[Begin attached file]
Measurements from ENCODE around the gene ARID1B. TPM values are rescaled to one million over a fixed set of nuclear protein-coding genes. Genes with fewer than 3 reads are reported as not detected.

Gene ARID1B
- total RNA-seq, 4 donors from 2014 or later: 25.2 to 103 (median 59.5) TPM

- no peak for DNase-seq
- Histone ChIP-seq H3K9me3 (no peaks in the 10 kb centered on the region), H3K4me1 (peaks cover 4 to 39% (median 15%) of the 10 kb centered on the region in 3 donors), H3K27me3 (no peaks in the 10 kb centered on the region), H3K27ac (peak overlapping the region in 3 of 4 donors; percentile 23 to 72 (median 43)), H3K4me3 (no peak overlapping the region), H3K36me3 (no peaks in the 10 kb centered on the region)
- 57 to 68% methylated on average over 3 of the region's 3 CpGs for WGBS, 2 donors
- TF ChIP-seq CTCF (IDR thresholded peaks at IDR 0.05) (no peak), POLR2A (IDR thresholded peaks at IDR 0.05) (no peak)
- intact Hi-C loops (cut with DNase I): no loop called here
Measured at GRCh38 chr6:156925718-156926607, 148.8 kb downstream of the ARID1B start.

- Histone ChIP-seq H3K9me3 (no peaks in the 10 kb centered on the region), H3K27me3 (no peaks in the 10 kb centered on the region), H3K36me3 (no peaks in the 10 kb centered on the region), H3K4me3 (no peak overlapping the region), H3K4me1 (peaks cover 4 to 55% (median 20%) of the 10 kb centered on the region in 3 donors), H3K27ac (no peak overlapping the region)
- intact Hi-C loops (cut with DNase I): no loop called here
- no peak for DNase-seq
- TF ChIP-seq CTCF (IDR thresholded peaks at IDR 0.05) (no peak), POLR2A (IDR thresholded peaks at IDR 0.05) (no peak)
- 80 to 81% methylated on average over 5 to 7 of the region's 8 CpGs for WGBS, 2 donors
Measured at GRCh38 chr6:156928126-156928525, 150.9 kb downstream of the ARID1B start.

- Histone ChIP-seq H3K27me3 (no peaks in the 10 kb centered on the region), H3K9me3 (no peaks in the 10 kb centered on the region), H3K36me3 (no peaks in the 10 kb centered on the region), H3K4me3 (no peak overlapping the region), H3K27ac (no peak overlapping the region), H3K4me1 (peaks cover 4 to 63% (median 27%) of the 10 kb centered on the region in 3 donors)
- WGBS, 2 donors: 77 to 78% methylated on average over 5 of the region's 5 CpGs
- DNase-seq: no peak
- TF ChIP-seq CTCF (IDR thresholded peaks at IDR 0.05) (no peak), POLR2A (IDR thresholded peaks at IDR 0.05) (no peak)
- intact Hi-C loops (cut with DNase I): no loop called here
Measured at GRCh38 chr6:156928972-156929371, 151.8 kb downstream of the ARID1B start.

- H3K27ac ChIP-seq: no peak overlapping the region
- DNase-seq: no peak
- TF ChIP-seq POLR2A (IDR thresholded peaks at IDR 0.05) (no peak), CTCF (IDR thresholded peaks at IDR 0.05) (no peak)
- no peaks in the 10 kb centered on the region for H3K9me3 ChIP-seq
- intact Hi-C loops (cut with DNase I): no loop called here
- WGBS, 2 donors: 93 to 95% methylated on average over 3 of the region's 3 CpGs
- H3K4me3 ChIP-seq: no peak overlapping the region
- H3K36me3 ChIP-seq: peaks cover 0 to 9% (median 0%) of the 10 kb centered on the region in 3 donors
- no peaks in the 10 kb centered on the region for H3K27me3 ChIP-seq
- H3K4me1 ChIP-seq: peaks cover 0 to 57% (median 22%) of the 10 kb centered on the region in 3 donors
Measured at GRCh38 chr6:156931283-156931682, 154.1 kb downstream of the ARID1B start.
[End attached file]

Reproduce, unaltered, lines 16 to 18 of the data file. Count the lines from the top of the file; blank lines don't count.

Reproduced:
- Histone ChIP-seq H3K27me3 (no peaks in the 10 kb centered on the region), H3K9me3 (no peaks in the 10 kb centered on the region), H3K36me3 (no peaks in the 10 kb centered on the region), H3K4me3 (no peak overlapping the region), H3K27ac (no peak overlapping the region), H3K4me1 (peaks cover 4 to 63% (median 27%) of the 10 kb centered on the region in 3 donors)
- WGBS, 2 donors: 77 to 78% methylated on average over 5 of the region's 5 CpGs
- DNase-seq: no peak